Inefficient processes are to blame for wasted work hours

The most common cause of wasted time during the workday is inefficient processes and duplicated efforts, a new study shows.

This wasted time can severely affect customer satisfaction and employee retention and, according to the study, it’s the companies without tech-driven productivity strategies which are suffering the most.

The Powering Productivity research surveyed 515 business leaders and key decision makers, from senior management to CEOs, across the US, UK, Netherlands, Germany and the Nordics, and was commissioned by Planview and conducted by research company Loudhouse.

The purpose was to explore the attitudes, challenges and opportunities businesses face when improving productivity, investing in technology and minimizing waste.

Workplace inefficiency is a core management issue, the study suggests. The primary cause of wasted time during the workday is inefficient processes (44 per cent), followed by an overload of paperwork (43 per cent) and meetings (41 per cent).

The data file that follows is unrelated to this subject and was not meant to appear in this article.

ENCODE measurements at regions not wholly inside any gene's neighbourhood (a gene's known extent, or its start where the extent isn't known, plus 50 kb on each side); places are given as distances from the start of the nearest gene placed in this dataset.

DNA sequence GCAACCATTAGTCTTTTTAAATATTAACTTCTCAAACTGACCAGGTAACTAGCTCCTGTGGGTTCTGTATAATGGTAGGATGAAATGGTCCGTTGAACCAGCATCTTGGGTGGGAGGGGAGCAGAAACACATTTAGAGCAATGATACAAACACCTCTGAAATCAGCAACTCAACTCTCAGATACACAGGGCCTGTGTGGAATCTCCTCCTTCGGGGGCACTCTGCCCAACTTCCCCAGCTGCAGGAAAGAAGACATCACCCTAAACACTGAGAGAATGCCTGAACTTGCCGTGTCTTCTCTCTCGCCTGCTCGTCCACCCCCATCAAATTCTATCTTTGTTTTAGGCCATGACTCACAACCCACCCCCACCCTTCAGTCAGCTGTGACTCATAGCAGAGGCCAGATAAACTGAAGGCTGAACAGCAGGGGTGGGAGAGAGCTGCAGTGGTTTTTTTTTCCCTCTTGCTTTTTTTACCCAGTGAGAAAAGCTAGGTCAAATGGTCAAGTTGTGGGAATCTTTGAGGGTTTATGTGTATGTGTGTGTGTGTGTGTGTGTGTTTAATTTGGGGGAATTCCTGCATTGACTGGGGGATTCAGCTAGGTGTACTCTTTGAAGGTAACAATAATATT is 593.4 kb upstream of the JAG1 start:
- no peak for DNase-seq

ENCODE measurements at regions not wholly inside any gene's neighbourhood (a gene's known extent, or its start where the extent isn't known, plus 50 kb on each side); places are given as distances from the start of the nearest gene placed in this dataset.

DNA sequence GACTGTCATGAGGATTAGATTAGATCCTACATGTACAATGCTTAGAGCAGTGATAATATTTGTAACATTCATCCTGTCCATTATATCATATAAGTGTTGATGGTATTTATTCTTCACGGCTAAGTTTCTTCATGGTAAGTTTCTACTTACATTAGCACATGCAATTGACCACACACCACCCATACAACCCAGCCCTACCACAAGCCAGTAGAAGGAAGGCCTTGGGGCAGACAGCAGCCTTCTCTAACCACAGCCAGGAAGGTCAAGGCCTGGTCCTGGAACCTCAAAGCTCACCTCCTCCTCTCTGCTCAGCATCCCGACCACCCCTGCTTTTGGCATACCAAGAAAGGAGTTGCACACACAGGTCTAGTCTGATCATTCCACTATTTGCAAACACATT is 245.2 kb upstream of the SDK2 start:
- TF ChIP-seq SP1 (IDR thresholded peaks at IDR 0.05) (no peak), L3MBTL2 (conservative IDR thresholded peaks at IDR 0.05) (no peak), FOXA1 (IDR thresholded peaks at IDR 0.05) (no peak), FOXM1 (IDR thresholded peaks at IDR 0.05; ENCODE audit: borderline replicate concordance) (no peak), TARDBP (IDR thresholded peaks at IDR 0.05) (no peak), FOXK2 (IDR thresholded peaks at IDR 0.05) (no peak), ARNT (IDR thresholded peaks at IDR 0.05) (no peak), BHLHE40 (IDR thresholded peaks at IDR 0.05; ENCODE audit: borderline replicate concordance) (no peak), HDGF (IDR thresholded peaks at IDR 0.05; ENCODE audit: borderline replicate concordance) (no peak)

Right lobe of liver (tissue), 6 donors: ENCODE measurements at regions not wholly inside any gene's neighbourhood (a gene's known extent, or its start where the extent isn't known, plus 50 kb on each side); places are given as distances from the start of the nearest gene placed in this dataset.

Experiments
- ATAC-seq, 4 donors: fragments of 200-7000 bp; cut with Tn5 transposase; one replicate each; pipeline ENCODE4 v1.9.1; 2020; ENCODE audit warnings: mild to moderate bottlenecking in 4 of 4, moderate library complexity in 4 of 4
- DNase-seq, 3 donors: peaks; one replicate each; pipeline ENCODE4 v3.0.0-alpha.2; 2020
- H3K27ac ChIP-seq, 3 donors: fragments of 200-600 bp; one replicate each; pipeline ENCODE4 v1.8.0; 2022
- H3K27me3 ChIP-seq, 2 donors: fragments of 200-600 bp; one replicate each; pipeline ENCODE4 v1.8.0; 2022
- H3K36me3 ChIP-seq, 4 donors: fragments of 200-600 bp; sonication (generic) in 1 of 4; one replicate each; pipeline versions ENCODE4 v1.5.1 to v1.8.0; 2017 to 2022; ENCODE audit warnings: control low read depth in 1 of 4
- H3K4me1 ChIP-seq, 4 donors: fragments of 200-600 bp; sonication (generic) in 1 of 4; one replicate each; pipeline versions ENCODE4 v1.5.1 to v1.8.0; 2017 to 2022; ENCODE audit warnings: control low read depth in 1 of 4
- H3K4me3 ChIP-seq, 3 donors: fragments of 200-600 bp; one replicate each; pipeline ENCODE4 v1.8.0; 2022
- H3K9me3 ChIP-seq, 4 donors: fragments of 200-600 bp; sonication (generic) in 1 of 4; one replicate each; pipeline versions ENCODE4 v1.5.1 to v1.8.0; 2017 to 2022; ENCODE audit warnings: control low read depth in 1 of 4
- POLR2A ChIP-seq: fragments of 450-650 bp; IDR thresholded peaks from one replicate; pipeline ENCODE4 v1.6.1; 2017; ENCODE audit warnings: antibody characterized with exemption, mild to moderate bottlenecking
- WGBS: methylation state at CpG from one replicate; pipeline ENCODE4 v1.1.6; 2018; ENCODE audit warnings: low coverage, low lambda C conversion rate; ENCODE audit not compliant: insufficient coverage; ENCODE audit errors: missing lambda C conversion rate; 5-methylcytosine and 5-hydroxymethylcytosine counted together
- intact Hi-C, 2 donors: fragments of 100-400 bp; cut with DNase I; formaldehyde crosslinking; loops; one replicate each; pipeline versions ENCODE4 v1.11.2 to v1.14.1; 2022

Other day-to-day barriers that contribute to wasted time are poor communication and time spent travelling.

Business inefficiencies are more than a nuisance for management. The study shows that employees (57 per cent) and customers (48 per cent) are the most likely to suffer as a result of inefficiencies. The burden of inefficiency placed on employees and customers could lead to retention problems in the long term.

Technology is key to maximizing organizational performance. Almost all business leaders (96 per cent) believe technology helps drive organizational efficiency. Having the right tools in place gives companies the confidence to achieve their productivity goals.

That confidence is linked to the use of technology. According to the research, 53 per cent of those who regard their efficiency programs as ‘tech-driven’ are more likely to be ‘very confident’ of success than those who regard themselves as ‘tech-hesitant’ (14 per cent).

You can find the full Powering Productivity research report here.